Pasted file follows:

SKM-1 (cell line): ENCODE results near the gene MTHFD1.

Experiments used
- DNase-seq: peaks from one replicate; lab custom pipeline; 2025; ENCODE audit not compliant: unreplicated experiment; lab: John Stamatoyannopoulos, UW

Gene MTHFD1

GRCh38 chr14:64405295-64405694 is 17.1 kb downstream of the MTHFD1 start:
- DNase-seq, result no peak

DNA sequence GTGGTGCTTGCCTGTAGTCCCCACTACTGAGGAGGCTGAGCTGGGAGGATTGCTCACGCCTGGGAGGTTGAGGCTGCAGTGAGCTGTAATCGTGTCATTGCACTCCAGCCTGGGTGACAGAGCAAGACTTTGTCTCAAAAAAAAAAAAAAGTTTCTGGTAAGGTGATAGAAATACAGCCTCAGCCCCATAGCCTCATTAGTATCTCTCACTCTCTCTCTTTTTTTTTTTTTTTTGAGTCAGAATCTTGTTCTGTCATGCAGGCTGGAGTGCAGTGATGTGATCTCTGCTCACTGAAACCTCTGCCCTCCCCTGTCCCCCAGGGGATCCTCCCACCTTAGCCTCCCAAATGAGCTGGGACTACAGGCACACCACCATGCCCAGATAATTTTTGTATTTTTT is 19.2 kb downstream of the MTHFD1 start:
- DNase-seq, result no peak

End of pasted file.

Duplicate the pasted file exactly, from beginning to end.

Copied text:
SKM-1 (cell line): ENCODE results near the gene MTHFD1.

Experiments used
- DNase-seq: peaks from one replicate; lab custom pipeline; 2025; ENCODE audit not compliant: unreplicated experiment; lab: John Stamatoyannopoulos, UW

Gene MTHFD1

GRCh38 chr14:64405295-64405694 is 17.1 kb downstream of the MTHFD1 start:
- DNase-seq, result no peak

DNA sequence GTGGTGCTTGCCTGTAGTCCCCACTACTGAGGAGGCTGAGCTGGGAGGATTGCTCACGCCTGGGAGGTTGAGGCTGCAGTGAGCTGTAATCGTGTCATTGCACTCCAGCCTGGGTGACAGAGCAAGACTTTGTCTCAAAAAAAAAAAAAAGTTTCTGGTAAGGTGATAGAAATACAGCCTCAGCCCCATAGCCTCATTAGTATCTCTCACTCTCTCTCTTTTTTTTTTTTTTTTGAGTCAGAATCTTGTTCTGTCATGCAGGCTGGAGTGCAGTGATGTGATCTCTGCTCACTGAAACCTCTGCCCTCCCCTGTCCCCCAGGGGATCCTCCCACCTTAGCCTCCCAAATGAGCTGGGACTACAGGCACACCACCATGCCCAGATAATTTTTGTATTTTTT is 19.2 kb downstream of the MTHFD1 start:
- DNase-seq, result no peak